In basic growing-up mathematics, everything is commutative. Non-commutative algebras are miles away up the Great Chain of Grokking. They might as well be inaccessible cardinals, for me they don’t compute. Of course I understand that they are important, but for Pete’s sake !!

    The closest encounter I had was with the non-commutativity of ordinal arithmetic. That’s cute, but cardinal arithmetic is more satisfying. Already-present intuition can be trained if you keep to your gym practice, the other kinds of tuition are just too expensive.

  88. Stu Clayton says:

    Although I have to admit that working at home is non-commutertive, and yet very easy. It also reduces greenhouse emissions.

  89. Brett, obviously in both of the mentioned activities you are in a very high percentile. I was thinking more about relatively normal people. And didn’t mean performative part of music as well, just like I didn’t have in mind specific requirements for professional mathematicians.

  90. @D.O.: My musical abilities were actually at a very normal level, it always seemed. One of my teachers claimed that the evidence showed that just about anybody could reach the professional level if they practiced four hours each day for just six months or a year. I could have done this, but I would have made a middling professional musician, and it was not my primarily interest. It did pain me, however, to see some friends who had only marginally more talent than myself, but who really, really wanted to be professional musicians. Thinking about this, I was just now moved to check up on the career of one such friend, who I find is now playing somewhere in the middle of the Bad Reichenhaller Philharmonic.

  91. Stu Clayton says:

    Flute or second violin ? Or casual condescension ?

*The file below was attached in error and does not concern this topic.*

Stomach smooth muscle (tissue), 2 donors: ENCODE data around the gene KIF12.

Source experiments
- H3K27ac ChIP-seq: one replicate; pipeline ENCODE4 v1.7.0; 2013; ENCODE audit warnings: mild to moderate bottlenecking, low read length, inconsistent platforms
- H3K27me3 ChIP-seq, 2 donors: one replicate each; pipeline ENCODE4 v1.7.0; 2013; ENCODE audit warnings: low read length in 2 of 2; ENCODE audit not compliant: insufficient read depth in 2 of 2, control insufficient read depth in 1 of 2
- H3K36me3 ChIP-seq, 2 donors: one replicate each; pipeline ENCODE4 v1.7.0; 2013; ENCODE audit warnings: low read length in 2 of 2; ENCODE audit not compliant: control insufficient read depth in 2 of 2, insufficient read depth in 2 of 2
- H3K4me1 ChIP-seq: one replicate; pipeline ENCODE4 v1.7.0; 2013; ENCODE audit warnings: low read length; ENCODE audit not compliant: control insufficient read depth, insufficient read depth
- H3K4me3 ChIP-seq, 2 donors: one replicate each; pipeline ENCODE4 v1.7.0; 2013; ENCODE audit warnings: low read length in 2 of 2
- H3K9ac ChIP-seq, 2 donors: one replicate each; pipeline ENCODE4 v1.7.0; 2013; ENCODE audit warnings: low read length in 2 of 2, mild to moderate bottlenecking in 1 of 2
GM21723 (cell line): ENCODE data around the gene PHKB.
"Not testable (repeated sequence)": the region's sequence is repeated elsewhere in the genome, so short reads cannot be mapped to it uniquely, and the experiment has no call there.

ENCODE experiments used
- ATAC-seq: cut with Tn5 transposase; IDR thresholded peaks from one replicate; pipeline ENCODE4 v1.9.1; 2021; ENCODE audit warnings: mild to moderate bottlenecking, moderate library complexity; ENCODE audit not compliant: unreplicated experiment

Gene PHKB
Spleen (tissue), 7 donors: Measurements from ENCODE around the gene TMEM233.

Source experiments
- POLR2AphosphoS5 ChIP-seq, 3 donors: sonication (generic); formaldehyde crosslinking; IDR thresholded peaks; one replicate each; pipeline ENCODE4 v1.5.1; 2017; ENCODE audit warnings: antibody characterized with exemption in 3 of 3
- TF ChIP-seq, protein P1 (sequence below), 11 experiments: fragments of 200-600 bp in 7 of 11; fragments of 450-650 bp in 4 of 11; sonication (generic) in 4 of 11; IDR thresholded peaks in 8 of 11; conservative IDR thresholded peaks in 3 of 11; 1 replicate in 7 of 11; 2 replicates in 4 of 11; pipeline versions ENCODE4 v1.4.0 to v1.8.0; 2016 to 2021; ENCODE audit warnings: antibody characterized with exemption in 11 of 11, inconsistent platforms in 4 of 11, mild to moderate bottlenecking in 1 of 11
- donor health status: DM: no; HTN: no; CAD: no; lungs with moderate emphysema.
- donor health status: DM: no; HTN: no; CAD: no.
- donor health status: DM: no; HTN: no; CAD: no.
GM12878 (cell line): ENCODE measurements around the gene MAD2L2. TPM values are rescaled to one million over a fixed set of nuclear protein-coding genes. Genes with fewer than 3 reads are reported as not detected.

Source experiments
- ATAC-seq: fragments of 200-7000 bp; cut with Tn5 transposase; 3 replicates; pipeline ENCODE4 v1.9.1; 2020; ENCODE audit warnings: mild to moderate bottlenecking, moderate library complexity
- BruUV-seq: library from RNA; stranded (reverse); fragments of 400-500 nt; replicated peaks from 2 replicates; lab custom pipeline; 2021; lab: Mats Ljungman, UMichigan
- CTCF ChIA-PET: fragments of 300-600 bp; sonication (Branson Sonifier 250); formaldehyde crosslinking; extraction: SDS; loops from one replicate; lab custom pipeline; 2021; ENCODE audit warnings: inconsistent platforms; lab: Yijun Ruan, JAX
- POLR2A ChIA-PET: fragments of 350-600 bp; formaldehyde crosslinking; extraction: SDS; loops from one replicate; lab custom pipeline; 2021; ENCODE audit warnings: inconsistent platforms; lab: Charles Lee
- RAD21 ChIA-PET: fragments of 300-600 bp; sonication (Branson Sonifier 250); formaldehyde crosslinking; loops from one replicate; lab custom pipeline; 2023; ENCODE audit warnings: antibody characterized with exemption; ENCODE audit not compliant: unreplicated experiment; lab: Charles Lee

92. Poor chap couldn’t make the Good Reichenhaller Philharmonic.

  93. Everyone is obviously entitled to set their own goals and measure one’s success against whatever group they want, but there are plenty of people (of non-tonal language speaking variety) out there who have trouble carrying even a simple tune and who cannot tell which of the two played notes is higher. Both of those conditions can be remedied, but the need of remediation is exactly my point.

    Bad Reichenhaller Philharmonic

    This has a whiff of ein Berliner. The town is Bad Reichenhall and Bad Reichenhaller, Wikipedia informs me, is some salt-related brand name.

  94. John Cowan says:

    Well, the official name of the organization is “Bad Reichenhaller Philharmoniker” according to their web page.

  95. David L says:

    …who have trouble carrying even a simple tune and who cannot tell which of the two played notes is higher. Both of those conditions can be remedied…

    Is that true? Having perfect pitch seems to be an innate condition and I always thought the opposite condition, tin ear, was part of a person’s physiology, like color blindness.

  96. Trond Engen says:

    Having perfect pitch seems to be an innate condition and I always thought the opposite condition, tin ear, was part of a person’s physiology, like color blindness.

    When I was in elementary school and playing the flute was part of the music lessons, I remember being able to identify notes by mentally comparing them to the dialling tone. But I’ve never been a good singer. My wife says that I can sing tolerably for a few notes and then I fall out of key and grab onto another if it suits me.

  97. There is some kind of qualitative difference between what we think of as “perfect pitch” and the “pitch memory” that you can teach, although I think that, in practice, it does not matter much which one a working musician has. I can’t describe what differentiates them though, because, as I have said, my musical perception is not normal. I would also hesitate to say that perfect pitch is “innate,” since that suggests “inborn.” There are lots of psychological traits that are probably malleable in infancy and early childhood, but become almost immutable later on. By the time you care whether you have perfect pitch or not, it may be too late to change things, but that does not mean that you either possessed it or not from birth.

  98. David L says:

    There’s some evidence for perfect pitch being innate — but as you say it’s hard to separate out other factors, such as being raised in a musical family or not.

  99. Bathrobe says:

    It also reduces greenhouse emissions.

    Despite warnings over the energy demands of the Internet?

  100. Lars (the original one) says:

    I’m sure that Stu does his bitcoin mining on a 24/7 basis regardless of his actual location.

    And in practice, using a VPN adds very little to the energy spent on computing resources to support an office worker for a day, much less than transporting said worker between home and office consumes.

  101. John Cowan says:

    Speaking a tonal language is also correlated (poorly) with perfect pitch.